RESIDENTS living near the site of a proposed livestock building on the north Northumberland coast are drawing up final battle-lines ahead of an expected decision on the plans tonight.
The controversial scheme, which has attracted 126 objections and a petition of more than 400 signatures, would see a steel-framed livestock building, a 10,000-litre effluent tank as well as associated access, temporary accommodation, parking, fencing, landscaping, sewage treatment plant and drainage built on land at Dunstan Steads Farm in Embleton.
Northumberland County Council planning officers have recommended the plans go ahead and a decision is due at tonight’s meeting of the north area planning committee.
One of the major concerns for objectors is the effect it will have on the area, part of the Northumberland Coast Area of Outstanding Natural Beauty (AONB) close to Embleton Bay and Dunstanburgh Castle, which relies heavily on tourism.
Mick Townsend, owner of the Dunstanburgh Castle Hotel, said: “We are horrifed at the lack of protection that’s being offered to the area where we are so reliant on tourism to keep shops open and buses running.
“It’s going to hit income and employment in the area if this is allowed to go ahead.
“It will change the landscape from a rural idyll, which is appreciated and sought out by tourists, into an industrial cow farm with the smells, the noises and the traffic that essentially tourists are trying to get away from.
“People will come for the first time but to be successful in the tourist industry you have to get them to come back for the second time and tell people and that’s what we’ll lose.”
But the applicant Ivor Gaston, who farms at Duns in the Scottish Borders and wants to use the site to rear young cattle, said he was ‘amazed’ at the level of opposition to his plans.
“All we want to do is extend our farming business from our farm here in Duns,” he said.
“We want to run them both as one, rearing livestock and building it into a family business that can be passed on to our sons.
“We are really amazed at the amount of objections because we are not trying to do anything out of the ordinary.
“It would not take away from the tourist attraction. The tourists that do pass the shed that we put up two years ago, lots often stop if we are working and like to talk about what’s going on and what we are doing.”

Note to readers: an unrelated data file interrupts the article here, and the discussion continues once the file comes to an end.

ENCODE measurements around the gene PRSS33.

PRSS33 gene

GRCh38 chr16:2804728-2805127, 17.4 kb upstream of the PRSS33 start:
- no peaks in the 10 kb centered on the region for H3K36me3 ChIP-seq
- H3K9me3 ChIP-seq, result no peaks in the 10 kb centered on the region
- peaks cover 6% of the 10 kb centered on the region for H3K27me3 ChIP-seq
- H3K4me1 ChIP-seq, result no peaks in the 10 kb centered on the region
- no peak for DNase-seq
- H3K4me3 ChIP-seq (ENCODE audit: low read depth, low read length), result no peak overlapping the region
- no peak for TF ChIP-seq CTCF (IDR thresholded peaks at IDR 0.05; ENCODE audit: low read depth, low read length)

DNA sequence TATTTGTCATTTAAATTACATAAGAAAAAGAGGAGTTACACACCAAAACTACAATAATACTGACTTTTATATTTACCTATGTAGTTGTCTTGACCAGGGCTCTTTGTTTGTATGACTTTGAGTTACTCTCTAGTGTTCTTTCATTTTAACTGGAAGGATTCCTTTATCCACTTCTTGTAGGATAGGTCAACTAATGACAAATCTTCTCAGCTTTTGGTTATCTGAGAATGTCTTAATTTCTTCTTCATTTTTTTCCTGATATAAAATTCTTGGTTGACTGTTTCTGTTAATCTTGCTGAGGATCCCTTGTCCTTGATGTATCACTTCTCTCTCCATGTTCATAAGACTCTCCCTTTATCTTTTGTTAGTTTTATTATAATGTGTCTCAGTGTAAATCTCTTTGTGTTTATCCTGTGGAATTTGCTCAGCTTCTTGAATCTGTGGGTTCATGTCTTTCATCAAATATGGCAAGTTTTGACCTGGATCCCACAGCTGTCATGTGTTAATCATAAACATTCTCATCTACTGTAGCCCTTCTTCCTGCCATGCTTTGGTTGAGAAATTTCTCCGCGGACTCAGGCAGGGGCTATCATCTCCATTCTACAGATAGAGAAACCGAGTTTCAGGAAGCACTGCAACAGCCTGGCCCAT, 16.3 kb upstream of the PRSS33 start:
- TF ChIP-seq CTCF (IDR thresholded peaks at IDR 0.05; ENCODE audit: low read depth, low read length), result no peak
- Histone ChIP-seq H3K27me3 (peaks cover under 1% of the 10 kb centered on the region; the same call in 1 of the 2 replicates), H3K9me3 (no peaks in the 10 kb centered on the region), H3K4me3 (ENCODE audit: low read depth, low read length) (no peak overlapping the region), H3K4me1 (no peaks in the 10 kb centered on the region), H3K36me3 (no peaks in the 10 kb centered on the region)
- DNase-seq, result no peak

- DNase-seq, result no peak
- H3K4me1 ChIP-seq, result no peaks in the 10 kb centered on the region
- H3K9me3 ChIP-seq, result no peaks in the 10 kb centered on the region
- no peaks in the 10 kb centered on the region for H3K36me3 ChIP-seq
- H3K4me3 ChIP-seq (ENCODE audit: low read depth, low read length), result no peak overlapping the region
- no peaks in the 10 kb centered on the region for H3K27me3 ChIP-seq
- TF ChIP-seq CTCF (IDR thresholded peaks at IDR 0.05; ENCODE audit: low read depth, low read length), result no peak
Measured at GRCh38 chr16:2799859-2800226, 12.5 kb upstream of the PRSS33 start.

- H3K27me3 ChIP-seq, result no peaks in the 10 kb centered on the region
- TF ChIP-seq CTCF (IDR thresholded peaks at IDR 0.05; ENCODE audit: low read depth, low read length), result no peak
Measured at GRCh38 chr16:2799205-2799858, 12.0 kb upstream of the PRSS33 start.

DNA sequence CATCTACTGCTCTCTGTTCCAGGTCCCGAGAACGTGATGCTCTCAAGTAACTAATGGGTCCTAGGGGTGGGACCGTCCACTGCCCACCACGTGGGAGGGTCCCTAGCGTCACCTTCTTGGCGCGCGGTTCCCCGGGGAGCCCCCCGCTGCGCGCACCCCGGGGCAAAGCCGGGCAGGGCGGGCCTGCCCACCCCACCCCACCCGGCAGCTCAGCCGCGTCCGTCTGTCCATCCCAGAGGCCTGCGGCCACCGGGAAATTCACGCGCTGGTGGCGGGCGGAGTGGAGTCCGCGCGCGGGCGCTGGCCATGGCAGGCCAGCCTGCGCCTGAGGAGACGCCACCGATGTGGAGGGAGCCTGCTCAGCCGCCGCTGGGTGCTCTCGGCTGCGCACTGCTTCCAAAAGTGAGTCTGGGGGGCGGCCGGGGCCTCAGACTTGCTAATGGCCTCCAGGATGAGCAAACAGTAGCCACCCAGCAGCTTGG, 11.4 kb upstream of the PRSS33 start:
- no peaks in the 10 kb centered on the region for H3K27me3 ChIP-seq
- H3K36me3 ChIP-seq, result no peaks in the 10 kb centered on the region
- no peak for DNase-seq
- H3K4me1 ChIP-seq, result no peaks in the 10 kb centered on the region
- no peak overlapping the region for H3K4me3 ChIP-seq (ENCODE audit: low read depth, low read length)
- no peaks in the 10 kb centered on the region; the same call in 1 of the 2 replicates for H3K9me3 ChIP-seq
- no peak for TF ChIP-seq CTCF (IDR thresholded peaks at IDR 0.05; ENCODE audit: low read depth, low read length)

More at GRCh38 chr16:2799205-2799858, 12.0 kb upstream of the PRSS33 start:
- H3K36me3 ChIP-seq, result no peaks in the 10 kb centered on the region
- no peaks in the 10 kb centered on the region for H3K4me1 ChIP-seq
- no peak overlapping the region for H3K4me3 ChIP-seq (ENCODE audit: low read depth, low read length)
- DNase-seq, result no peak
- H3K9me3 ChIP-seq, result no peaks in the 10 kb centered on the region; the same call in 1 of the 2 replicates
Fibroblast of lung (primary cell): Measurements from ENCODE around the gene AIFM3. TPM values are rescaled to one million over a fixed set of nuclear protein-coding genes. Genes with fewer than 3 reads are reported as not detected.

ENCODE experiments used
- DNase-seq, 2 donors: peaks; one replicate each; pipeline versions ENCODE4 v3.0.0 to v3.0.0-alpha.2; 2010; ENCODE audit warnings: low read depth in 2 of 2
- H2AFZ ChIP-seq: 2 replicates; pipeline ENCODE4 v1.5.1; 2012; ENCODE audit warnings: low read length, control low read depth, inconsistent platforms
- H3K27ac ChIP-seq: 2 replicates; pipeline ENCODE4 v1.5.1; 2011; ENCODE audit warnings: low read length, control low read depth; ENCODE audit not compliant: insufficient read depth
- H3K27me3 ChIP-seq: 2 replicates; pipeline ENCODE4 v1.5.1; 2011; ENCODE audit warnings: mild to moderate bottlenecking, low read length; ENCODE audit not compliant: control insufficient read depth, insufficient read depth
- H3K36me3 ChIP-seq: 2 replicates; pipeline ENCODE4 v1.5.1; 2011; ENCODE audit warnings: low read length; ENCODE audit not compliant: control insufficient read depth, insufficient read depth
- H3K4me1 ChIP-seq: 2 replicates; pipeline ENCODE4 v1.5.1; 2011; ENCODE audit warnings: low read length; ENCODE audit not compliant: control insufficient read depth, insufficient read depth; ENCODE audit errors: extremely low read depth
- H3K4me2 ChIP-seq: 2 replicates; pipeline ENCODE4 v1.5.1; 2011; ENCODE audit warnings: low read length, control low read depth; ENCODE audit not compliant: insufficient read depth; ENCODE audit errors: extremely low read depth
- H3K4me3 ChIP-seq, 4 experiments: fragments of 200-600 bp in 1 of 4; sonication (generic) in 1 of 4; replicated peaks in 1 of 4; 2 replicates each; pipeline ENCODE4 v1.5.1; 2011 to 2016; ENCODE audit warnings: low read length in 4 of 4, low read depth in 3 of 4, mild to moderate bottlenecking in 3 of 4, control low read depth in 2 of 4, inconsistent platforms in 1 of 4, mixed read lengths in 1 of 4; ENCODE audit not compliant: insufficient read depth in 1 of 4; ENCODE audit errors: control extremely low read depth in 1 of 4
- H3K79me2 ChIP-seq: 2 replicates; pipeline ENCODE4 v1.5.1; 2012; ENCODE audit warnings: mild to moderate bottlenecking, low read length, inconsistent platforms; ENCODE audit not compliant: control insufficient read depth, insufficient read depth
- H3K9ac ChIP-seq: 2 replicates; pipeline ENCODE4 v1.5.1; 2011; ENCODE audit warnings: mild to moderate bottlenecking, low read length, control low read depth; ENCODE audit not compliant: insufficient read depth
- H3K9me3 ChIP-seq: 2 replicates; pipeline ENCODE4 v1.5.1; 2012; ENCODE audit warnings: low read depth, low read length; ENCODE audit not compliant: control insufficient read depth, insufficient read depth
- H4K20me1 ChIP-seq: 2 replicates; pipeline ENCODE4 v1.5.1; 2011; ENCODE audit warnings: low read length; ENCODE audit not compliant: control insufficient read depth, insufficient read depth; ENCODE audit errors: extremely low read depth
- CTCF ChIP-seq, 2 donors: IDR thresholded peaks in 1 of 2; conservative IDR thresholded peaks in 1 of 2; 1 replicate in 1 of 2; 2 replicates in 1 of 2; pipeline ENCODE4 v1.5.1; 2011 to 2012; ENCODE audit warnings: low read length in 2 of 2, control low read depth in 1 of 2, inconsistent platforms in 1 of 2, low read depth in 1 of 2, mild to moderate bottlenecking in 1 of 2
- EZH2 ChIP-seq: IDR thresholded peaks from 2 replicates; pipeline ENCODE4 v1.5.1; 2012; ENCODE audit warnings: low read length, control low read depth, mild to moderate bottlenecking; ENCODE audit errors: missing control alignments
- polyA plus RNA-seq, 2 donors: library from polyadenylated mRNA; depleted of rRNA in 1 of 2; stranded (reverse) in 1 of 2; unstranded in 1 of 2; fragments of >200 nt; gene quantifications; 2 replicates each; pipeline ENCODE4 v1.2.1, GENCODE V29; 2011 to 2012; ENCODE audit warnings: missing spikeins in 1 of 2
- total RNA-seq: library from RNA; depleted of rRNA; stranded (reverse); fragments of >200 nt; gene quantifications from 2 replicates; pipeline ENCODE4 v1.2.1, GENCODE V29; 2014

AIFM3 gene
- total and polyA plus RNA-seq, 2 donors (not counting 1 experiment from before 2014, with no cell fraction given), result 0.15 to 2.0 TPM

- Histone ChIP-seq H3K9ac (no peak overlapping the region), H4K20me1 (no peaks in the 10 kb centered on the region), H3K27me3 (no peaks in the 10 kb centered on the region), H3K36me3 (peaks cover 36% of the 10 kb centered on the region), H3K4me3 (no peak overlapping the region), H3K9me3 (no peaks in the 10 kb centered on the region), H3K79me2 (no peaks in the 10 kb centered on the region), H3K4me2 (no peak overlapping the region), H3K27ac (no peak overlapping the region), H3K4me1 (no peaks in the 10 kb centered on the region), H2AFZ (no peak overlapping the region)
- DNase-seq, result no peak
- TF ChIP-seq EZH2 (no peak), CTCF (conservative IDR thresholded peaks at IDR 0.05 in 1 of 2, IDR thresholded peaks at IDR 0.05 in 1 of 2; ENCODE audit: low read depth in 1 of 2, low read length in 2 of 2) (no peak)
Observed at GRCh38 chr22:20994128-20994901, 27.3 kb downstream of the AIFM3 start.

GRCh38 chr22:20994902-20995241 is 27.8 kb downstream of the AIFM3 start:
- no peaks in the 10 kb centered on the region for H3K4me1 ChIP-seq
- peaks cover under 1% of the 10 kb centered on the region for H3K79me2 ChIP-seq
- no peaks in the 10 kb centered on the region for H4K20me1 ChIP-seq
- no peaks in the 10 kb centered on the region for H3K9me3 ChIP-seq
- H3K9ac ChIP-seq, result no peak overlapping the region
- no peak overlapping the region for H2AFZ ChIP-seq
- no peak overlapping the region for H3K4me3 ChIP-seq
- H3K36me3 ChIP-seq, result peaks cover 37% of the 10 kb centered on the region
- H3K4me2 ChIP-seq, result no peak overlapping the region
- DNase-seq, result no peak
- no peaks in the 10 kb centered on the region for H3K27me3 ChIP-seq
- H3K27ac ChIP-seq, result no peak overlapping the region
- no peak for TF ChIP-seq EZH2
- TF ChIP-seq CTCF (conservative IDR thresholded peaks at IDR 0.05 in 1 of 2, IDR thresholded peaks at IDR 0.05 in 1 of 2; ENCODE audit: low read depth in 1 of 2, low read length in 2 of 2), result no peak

Objectors have raised a wide range of concerns including the scale of development and potential for additional development, visual impact, impact on residential amenity, increased traffic as well as the impact on tourism and the visitor economy.
Embleton Parish Council and the National Trust have objected to the scheme while both the Northumberland Coast AONB and Northumberland Tourism have raised concerns.
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Monica Cornall, a Dunstan resident, said: “It’s almost as if all the planning regulations are designed to stop things like this.
“Why are 126 people plus others on the petition objecting if it’s as clearcut as the statutory bodies and planning officers think?
“It’s a clear case of the people versus bureaucracy.”
She also pointed out that the new National Planning Policy Framework, released last week, was all about sustainable development.
“It’s trying to preserve for future generations a corner of countryside that’s in short supply,” she added.
However, Mr Gaston said that they had considered the area in which the barn would be sited.
“We deliberately picked a site that would not affect the landscape and surrounding area,” he said.
“We kept well away from Dunstanburgh Castle and it’s going to be kept mainly covered by existing woods.
“We worked alongside Northumberland County Council planners and the AONB to make sure we did it the way they wanted it done.
“We will be doing nothing different from our farming neighbours down there, we are not property developers, we are not factory farmers.”